Tracheostomies and ventilators — every breath it takes

Above: Medical ventilators like this ICU artificial lung ventilator are used in hospitals. (PHOTO: ISTOCK)

Over the past year, there has been much conversation regarding ventilators. This, of course, is primarily due to Covid. Topics range from hospitals having a short supply of ventilators and the fear of using one.

This week, I want to share some of my own experiences of being on a ventilator. For those of you that are new readers, I’ve been using a ventilator for almost my entire life. I believe that I was six months old, and now I’m 46 years old.

Please keep in mind that this is the only way of life I know. For adults needing to be placed on a ventilator, the experience would be much scarier than mine, for example. In my case, I was just a baby, so I don’t remember the beginning very well, which might be a good thing.

The hardest part for me that I remember was that I’d try to take breaths independently, but I’d quickly get tired. What little breathing I could do wasn’t enough. I also did breathing exercises for a while, but eventually, I had to stop.

Typically, I’m not one to go down without a fight. I fought pretty hard, but my lungs were just too weak. From that day forward, I was entirely dependant on a ventilator.

Growing up and being on a ventilator wasn’t easy. Back in the 70s & 80s, technology was very different. All of the ventilators in the hospitals were huge. The machines weren’t portable at all. One of my first ventilators was similar to those you’ve probably seen on TV or in movies. The top part almost looked like an accordion. Whenever I’d get a breath, you could see the spirals come together and then expand on the exhale.

It’s hard to explain it well. It was equally confusing to me as well.

Due to the lack of portability, I was confined to my bed or in my chair near the ventilator. Luckily, technology eventually improved, and I was able to go to school and other places. Nowadays, the ventilators are much smaller, and batteries can easily be plugged into them.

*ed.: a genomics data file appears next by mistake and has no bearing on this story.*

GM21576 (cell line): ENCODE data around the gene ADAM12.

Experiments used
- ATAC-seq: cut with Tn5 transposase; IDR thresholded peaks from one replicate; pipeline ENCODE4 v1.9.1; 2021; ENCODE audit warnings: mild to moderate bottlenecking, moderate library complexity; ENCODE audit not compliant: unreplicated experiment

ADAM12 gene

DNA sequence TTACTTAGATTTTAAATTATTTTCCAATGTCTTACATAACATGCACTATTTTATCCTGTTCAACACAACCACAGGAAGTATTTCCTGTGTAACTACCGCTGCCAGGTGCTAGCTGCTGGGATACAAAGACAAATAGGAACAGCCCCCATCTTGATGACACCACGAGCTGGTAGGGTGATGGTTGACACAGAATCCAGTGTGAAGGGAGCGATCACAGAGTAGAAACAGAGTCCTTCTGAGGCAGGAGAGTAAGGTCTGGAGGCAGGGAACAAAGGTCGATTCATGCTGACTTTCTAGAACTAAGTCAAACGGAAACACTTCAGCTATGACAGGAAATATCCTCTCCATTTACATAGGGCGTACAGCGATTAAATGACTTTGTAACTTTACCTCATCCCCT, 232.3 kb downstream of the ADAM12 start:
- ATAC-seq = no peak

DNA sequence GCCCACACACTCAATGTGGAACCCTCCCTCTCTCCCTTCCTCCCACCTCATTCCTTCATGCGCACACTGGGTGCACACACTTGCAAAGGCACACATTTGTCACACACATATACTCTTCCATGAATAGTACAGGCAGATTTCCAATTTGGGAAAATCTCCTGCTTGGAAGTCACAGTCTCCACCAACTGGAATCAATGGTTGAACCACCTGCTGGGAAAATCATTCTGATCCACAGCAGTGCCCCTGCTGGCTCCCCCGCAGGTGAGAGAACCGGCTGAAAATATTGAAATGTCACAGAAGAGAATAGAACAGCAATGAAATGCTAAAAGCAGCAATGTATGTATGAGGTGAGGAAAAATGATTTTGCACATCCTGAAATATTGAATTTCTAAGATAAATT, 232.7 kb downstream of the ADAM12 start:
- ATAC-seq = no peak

I could easily be out all day, but you know, the whole pandemic thing and the lack of public washrooms right now is keeping me home or near home.

Some of you may be wondering where does my ventilator hook up to? Typically on TV/Movies and in cases where a ventilator is needed temporarily, the ventilator tubing goes into the mouth. In my case, it goes directly into my neck.

When I was six months old, doctors cut a hole in my neck and inserted a tracheostomy tube. The tubing from my ventilator connects to the tracheostomy tube, and the ventilator is programmed to give me air every few seconds. The air is pulled in from room air and then gets filtered before it reaches my lungs.

It’s literally what keeps me alive. I don’t consider myself being on life support. I’m just simply unable to breathe on my own while I’m busy living.

For the most part, I’m pretty stable, and my health is pretty good. The winter months are often hard on me due to cold temperatures, and the air is dry. During this time, I have a more challenging time getting stuff out of my lungs.

In general, I’m unable to cough things up as most people can. For this, I require suctioning.

Another tubing called a suction catheter is inserted down my tracheostomy tube and into my lungs. The suction catheter is attached to a suction machine. The suction machine acts like a mini-vac. The suction catheter then goes down to my lungs and sucks up the mucous from my lungs.

While I’m getting this done, I’m not breathing, so the suction catheter is typically down there for about 10-20 seconds. Repeat if needed.

On a typical day, I get suctioned every hour, sometimes more and sometimes less. It depends on how I feel and what I’m doing. Luckily, I’m able to tell my caregiver when I need to be suctioned.

It’s hard for me to describe how it feels. I’ve been doing this for my whole life, so I’m pretty used to it. I can’t say the same for others, though.

When I go somewhere, I always use public bathrooms when I need to clean out my lungs. Some of the people’s reactions can be pretty funny or just awkward.

Perhaps one day, I’ll share some of those stories. Well, the PG ones.

For those who have had to use ventilators later in life for whatever reason, my heart goes out to you and your loved ones. I can’t imagine all that you’re feeling or experiencing at this moment. As a long-time ventilator user, all I can tell you is do your best to relax. The ventilator will give you air, so that’s one less thing to worry about.

I also want to say that things have significantly improved in technology and support in the community. When I moved out of CHEO in 1994, I was pretty much on my own and had to figure out what to do in certain situations.

While things are still far from perfect, it has improved in certain areas.

The last thing that I’ll say is that yes, it is possible to live a long, healthy, active life while being on a ventilator.

I’ve been doing it for 46 years, one breath at a time.